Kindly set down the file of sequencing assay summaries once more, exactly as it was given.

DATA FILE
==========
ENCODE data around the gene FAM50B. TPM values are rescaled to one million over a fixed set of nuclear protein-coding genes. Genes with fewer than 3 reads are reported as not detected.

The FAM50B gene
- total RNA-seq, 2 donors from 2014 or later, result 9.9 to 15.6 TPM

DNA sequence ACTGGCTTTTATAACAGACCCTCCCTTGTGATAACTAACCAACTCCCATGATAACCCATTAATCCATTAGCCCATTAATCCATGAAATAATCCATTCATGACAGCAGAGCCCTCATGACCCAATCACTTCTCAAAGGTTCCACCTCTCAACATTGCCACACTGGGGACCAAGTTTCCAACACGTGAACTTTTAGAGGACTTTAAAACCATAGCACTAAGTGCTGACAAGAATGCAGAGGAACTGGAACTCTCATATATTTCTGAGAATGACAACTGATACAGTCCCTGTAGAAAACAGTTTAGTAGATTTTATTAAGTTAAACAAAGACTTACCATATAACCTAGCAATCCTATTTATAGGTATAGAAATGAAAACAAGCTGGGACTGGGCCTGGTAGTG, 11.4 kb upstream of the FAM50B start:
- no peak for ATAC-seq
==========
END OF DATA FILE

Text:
ENCODE data around the gene FAM50B. TPM values are rescaled to one million over a fixed set of nuclear protein-coding genes. Genes with fewer than 3 reads are reported as not detected.

The FAM50B gene
- total RNA-seq, 2 donors from 2014 or later, result 9.9 to 15.6 TPM

DNA sequence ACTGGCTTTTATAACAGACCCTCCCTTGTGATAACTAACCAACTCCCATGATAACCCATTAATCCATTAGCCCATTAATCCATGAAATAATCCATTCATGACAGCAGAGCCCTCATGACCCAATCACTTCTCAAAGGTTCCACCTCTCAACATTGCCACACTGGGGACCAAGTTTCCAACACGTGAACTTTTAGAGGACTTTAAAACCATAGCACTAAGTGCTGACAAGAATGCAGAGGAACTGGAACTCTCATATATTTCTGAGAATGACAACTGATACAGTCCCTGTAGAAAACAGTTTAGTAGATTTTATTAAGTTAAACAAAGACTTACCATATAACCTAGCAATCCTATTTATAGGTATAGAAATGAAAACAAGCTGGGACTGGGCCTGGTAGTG, 11.4 kb upstream of the FAM50B start:
- no peak for ATAC-seq